The Australian Conservation Foundation has called on the federal government not to advance uranium sales to Ukraine after a parliamentary committee identified risks of war, civil unrest and corruption in the eastern European country.
The Joint Standing Committee on Treaties found the existing safeguards and undertakings are ‘not sufficient’ and there is a heightened risk that Australian nuclear material will go off the radar in Ukraine.
The committee identified war, civil unrest and corruption as particular concerns.
“There are unique and particular nuclear safety and security factors in Ukraine,” said ACF’s Dave Sweeney.
“The existing framework is not fit for purpose.
“The inadequacy of Australia’s checks and balances may be further exposed by recent changes to the global political landscape that could result in an increase in Russian military adventurism.
“Australia, the country that fuelled Fukushima should not sell uranium to the country that gave us Chernobyl.”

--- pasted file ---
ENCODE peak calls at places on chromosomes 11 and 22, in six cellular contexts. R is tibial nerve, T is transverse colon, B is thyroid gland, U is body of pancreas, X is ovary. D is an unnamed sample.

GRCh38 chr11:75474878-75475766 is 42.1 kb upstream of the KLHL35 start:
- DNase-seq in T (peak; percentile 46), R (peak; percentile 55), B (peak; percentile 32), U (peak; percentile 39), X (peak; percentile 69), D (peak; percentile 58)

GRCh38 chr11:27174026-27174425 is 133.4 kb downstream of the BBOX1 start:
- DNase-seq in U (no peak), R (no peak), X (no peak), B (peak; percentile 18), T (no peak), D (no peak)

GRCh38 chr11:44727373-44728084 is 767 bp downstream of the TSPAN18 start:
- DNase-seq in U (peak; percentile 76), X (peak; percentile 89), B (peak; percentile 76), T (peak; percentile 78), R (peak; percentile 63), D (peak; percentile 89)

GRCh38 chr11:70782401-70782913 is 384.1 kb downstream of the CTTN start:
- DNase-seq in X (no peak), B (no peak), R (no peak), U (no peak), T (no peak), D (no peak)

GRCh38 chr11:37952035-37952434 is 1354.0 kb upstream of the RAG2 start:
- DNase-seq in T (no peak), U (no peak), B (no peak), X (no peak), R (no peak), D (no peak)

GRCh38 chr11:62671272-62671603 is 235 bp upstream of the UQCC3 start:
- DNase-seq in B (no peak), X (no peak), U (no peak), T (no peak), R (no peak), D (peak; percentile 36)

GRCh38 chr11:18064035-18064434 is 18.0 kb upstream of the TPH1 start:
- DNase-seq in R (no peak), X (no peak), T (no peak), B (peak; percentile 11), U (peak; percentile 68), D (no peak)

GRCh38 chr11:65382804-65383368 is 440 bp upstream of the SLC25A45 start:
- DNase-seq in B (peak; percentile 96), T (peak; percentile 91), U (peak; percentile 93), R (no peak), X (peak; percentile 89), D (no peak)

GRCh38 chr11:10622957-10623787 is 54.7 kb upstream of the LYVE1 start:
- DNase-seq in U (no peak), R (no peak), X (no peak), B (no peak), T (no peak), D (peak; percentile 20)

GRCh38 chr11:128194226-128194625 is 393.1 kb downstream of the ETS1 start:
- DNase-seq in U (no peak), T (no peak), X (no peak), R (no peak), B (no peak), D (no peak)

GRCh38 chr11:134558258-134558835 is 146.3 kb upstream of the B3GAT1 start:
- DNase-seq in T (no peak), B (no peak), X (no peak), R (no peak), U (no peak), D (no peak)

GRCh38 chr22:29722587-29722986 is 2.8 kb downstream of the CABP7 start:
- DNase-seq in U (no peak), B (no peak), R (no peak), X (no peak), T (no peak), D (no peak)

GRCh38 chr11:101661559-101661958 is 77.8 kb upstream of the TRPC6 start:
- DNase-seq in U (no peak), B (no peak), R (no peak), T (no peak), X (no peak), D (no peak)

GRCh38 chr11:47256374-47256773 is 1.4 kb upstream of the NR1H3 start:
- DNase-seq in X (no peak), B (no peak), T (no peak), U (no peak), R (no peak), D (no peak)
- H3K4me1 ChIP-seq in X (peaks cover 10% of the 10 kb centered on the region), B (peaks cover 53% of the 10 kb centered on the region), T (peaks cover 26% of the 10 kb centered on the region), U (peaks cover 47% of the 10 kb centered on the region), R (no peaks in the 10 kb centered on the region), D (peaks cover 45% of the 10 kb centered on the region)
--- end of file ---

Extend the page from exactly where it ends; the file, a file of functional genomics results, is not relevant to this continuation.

The Committee found “Australian nuclear material should never be placed in a situation where there is a risk that regulatory control of the material will be lost” (2.53)
The Committee recommended that Australia “permit the supply of Australian nuclear material to Ukraine only if Australia has a suitable contingency plan for the removal of Australian nuclear material if the material is at risk of a loss of regulatory control” (2.59)
“The federal government has developed a pattern of ignoring the recommendations of this very important committee, comprised of members of all major parties and both houses of parliament,” Dave Sweeney said.
“This pattern must not continue. ACF calls on the federal government not to put its political agenda ahead of national and international security.”